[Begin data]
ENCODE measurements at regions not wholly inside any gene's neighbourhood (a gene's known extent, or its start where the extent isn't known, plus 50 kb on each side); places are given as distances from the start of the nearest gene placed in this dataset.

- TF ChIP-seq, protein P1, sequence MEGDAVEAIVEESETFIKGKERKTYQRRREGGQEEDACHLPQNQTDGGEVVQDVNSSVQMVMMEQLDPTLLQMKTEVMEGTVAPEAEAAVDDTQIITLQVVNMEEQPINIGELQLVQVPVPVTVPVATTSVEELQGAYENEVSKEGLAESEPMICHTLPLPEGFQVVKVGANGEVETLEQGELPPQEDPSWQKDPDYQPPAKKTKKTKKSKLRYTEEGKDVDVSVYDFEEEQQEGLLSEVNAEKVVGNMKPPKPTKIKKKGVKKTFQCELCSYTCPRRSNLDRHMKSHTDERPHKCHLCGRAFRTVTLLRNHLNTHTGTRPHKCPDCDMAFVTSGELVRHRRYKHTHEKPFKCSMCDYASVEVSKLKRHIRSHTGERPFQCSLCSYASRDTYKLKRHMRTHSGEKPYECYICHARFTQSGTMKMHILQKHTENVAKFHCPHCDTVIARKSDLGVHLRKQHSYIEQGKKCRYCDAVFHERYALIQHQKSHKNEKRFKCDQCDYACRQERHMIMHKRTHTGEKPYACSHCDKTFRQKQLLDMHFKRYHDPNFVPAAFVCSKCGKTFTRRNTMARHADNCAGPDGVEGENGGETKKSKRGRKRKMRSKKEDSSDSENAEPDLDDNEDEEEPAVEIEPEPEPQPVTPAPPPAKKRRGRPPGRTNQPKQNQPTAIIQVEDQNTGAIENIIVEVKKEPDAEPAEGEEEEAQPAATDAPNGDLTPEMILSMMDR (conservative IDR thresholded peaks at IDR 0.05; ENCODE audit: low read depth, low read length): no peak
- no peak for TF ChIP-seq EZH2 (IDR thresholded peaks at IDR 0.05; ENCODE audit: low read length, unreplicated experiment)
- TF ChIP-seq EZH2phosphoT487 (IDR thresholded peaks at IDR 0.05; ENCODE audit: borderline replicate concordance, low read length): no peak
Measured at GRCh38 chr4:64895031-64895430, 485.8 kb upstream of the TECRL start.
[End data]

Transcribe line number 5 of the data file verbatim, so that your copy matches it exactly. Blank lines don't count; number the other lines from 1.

Measured at GRCh38 chr4:64895031-64895430, 485.8 kb upstream of the TECRL start.